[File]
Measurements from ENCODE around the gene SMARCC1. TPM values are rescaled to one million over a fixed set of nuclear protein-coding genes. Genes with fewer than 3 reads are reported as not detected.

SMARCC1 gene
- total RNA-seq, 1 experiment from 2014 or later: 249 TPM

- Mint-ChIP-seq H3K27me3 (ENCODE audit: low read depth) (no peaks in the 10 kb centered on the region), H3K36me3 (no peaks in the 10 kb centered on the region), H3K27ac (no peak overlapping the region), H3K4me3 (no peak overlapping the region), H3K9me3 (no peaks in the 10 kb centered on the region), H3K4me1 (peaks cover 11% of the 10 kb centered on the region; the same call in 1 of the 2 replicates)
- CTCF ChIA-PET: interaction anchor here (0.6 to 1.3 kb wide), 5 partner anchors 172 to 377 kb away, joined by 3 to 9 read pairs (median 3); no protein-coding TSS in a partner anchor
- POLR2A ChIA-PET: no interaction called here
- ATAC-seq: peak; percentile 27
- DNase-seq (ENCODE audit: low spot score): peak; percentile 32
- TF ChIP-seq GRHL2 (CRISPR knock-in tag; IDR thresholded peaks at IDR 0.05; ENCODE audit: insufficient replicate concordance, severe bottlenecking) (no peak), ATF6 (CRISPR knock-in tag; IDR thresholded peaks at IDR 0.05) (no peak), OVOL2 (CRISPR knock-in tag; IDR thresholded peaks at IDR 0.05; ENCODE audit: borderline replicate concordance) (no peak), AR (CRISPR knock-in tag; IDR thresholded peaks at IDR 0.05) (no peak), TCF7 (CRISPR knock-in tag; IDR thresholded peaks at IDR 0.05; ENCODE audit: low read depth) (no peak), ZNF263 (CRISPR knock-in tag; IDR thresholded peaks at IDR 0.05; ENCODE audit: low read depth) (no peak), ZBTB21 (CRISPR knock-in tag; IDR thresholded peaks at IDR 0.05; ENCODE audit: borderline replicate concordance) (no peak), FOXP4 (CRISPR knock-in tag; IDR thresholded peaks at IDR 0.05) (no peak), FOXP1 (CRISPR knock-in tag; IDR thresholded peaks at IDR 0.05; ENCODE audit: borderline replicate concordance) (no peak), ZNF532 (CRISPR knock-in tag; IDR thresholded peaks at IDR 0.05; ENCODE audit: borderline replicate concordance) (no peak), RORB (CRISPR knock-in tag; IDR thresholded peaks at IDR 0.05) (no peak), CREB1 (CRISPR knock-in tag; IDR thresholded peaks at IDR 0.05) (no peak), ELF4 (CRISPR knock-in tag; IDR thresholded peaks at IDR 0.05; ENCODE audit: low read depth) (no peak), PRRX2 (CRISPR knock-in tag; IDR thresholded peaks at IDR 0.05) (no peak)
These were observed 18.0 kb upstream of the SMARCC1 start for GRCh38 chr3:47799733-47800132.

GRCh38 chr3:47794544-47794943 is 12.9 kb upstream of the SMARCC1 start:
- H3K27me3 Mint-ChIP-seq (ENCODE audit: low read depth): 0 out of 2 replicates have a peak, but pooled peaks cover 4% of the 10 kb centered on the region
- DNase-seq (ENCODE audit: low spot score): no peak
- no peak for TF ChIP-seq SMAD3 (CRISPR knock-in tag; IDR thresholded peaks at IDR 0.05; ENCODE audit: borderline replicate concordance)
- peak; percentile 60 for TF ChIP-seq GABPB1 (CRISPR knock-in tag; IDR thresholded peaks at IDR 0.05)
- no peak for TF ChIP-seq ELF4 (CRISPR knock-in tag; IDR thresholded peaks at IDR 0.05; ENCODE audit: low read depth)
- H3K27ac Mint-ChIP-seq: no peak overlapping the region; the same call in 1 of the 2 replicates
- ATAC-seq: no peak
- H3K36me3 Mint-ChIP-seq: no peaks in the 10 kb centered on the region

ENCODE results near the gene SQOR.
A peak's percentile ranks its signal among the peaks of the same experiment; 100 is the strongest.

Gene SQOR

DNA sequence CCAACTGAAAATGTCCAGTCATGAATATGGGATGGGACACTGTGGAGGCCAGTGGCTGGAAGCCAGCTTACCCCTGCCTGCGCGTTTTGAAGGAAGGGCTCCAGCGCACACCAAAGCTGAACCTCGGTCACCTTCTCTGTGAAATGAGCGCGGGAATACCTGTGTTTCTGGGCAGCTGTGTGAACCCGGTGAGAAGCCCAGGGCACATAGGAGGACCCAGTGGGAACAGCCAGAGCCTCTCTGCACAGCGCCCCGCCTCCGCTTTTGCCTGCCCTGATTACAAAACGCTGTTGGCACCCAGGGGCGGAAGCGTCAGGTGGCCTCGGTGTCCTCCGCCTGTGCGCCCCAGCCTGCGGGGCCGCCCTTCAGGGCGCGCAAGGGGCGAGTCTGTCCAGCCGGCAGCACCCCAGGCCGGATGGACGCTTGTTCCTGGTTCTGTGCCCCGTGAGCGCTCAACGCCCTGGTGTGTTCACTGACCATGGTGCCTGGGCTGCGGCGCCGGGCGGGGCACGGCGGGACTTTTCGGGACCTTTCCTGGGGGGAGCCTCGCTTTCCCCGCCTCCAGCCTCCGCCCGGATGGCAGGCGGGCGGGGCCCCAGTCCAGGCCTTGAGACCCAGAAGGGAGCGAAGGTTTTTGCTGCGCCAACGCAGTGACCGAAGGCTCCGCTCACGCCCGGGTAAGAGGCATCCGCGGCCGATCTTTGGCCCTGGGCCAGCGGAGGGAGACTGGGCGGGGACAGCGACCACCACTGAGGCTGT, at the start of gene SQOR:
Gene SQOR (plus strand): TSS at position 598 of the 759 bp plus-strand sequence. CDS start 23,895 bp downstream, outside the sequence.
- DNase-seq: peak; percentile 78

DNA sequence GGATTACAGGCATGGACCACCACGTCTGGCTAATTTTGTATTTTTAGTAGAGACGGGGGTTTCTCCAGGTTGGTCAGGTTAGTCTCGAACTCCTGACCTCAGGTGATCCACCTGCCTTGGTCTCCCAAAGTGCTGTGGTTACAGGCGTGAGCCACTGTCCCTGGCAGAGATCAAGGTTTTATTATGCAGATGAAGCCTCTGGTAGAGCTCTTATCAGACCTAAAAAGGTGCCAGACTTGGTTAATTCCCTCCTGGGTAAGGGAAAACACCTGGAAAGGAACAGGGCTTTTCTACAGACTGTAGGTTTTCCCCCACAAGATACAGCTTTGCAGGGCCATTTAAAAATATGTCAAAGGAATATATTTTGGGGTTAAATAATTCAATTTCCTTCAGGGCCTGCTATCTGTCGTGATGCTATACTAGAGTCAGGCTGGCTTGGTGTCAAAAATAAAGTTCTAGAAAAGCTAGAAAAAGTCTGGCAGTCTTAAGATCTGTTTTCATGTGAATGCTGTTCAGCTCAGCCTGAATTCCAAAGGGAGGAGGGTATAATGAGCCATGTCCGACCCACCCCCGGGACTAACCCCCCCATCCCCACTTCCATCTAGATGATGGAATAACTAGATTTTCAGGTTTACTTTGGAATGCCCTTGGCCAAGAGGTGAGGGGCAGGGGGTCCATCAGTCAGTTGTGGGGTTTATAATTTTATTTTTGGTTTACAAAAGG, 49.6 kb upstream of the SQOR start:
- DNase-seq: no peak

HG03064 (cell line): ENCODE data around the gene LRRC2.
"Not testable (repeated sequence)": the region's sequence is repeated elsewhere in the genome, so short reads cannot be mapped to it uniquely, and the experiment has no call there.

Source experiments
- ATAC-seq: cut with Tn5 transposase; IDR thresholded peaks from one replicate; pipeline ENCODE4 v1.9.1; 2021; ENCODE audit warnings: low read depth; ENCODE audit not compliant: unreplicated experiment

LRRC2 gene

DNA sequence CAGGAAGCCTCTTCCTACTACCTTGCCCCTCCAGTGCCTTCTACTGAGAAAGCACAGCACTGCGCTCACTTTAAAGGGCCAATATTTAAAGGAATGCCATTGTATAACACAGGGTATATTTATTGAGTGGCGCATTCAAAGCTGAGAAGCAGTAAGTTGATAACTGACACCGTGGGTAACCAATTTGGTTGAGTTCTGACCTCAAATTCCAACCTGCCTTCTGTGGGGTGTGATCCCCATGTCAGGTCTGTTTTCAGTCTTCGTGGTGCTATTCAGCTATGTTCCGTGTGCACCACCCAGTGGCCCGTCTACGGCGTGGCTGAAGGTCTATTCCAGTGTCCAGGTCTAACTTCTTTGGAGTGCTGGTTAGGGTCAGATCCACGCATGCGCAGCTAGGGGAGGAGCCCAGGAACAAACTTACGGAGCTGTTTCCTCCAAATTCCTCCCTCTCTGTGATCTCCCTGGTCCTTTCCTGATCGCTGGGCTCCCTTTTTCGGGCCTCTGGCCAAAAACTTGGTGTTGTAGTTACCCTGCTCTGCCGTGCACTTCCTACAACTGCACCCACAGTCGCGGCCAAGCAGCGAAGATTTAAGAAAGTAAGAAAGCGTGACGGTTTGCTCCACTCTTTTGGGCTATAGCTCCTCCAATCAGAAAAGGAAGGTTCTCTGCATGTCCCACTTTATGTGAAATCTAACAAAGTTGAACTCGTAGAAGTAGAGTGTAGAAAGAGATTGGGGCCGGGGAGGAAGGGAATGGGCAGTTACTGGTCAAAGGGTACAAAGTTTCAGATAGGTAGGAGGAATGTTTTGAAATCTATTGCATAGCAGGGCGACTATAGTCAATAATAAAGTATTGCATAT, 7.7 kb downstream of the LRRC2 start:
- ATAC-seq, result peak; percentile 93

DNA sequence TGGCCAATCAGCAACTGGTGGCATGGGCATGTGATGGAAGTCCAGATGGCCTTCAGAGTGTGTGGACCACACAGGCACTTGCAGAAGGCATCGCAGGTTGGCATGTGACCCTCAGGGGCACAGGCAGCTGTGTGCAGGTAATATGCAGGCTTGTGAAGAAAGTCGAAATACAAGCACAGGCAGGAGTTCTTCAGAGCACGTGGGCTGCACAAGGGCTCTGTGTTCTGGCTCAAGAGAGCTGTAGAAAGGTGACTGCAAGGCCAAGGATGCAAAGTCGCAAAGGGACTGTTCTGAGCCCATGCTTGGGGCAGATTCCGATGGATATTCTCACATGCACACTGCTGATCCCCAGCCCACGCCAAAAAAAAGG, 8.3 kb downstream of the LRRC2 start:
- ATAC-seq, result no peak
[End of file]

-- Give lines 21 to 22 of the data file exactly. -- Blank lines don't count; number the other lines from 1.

A peak's percentile ranks its signal among the peaks of the same experiment; 100 is the strongest.

Gene SQOR